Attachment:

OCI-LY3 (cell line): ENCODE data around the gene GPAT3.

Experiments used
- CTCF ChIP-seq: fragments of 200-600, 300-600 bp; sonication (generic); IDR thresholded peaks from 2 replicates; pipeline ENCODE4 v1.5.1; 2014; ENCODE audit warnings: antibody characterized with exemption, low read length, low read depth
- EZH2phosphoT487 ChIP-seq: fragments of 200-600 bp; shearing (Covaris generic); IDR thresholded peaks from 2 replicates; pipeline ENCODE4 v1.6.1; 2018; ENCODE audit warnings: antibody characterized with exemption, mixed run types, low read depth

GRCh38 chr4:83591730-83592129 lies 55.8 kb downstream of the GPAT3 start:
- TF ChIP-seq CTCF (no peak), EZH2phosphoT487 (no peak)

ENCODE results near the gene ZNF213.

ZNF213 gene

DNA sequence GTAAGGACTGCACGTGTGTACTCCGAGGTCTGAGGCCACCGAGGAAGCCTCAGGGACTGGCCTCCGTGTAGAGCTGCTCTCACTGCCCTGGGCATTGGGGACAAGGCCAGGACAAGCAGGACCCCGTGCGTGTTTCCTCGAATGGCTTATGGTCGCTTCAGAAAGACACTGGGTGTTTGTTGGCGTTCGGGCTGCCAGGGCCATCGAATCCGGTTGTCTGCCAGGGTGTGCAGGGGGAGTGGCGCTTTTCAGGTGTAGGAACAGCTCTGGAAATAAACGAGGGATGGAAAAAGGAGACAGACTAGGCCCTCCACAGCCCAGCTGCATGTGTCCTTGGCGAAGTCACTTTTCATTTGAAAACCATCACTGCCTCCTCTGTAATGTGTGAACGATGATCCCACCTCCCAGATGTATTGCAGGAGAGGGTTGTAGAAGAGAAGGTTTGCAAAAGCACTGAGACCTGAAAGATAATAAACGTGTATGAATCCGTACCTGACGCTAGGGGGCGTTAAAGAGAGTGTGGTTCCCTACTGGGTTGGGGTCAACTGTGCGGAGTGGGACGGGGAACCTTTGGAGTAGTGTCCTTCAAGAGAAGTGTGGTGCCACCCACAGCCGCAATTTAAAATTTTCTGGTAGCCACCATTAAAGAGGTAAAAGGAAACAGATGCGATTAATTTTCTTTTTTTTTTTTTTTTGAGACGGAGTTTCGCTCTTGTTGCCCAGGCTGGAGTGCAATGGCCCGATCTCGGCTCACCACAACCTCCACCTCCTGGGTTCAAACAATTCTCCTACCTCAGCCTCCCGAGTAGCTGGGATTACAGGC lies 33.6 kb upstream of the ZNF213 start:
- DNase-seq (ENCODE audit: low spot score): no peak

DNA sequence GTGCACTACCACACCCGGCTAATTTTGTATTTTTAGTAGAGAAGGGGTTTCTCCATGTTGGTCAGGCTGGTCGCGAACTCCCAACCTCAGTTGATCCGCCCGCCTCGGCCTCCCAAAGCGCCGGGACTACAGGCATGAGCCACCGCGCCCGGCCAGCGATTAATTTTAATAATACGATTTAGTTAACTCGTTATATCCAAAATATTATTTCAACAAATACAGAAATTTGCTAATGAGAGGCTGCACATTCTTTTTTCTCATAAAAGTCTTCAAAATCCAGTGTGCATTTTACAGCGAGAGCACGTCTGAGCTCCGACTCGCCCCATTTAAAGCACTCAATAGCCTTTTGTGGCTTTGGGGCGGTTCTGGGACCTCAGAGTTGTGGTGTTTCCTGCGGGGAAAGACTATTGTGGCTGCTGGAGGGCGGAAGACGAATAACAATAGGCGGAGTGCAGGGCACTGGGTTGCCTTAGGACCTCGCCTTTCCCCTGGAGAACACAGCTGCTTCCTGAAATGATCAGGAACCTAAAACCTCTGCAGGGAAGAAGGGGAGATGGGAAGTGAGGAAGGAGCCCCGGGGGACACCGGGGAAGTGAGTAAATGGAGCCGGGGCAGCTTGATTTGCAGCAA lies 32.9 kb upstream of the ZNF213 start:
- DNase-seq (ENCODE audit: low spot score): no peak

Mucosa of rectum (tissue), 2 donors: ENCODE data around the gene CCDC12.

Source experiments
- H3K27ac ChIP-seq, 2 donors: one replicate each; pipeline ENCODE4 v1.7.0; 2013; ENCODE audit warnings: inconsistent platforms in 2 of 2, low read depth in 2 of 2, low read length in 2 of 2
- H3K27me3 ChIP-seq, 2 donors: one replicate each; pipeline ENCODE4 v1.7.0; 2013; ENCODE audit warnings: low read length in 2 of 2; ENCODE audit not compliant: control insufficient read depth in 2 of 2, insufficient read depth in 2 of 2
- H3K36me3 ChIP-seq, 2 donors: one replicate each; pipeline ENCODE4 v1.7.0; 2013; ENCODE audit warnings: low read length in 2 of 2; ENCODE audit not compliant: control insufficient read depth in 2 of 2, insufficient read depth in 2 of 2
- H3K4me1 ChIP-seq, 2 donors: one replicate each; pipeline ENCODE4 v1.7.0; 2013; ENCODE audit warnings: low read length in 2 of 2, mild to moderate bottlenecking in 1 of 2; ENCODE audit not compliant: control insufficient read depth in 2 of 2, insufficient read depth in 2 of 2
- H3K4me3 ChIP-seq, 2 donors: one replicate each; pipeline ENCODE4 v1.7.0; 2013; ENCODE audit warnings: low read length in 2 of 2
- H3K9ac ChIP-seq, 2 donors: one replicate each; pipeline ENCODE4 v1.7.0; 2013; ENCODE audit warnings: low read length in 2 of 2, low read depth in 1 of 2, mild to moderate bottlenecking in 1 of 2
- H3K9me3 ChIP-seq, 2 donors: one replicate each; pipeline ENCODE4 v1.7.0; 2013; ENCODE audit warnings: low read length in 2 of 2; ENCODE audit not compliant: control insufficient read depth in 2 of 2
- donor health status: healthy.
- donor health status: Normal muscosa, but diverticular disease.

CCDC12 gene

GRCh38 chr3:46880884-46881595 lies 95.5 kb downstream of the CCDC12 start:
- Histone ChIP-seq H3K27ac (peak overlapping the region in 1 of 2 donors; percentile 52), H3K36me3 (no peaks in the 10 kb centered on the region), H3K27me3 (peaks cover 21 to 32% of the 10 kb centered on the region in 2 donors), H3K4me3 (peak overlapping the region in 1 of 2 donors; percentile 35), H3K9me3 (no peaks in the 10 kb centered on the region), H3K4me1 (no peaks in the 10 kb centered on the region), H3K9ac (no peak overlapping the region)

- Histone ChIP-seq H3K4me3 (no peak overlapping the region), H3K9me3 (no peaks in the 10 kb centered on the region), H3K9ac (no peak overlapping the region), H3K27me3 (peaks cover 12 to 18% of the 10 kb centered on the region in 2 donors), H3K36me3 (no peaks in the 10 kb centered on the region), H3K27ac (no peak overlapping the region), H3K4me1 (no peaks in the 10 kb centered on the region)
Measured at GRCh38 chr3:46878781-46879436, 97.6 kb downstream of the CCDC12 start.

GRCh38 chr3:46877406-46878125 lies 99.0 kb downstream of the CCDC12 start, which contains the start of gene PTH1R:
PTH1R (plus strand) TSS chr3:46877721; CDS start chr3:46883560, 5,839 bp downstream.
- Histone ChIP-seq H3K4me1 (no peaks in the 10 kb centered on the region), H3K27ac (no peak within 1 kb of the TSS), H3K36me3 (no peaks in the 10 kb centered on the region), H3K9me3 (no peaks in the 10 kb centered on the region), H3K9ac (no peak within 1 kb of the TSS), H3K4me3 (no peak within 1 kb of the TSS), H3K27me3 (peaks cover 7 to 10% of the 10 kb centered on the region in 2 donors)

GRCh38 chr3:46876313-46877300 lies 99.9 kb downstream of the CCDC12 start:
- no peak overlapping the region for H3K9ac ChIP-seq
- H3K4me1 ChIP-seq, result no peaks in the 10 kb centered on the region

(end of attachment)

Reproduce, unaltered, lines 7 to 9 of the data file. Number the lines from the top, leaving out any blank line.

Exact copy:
ENCODE results near the gene ZNF213.

ZNF213 gene

DNA sequence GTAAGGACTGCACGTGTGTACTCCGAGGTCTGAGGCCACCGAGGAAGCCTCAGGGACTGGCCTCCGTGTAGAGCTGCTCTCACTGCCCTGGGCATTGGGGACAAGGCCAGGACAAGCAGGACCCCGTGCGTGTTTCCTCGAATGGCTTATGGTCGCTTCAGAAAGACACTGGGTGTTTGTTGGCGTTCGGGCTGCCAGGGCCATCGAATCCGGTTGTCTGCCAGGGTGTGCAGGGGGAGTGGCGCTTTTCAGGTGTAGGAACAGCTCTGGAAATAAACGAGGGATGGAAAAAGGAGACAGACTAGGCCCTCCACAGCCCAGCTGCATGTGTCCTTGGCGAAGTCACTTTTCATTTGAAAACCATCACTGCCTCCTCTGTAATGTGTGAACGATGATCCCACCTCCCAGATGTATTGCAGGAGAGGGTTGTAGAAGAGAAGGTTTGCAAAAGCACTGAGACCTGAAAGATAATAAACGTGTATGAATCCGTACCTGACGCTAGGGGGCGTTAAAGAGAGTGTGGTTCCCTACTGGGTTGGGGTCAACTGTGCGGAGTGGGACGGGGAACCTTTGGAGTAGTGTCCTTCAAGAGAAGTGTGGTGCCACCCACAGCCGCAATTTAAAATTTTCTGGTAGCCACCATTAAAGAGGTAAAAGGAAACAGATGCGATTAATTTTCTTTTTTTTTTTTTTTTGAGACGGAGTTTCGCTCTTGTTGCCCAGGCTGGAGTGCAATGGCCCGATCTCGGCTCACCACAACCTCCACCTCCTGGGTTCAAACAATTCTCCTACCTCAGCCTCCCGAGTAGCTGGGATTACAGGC lies 33.6 kb upstream of the ZNF213 start: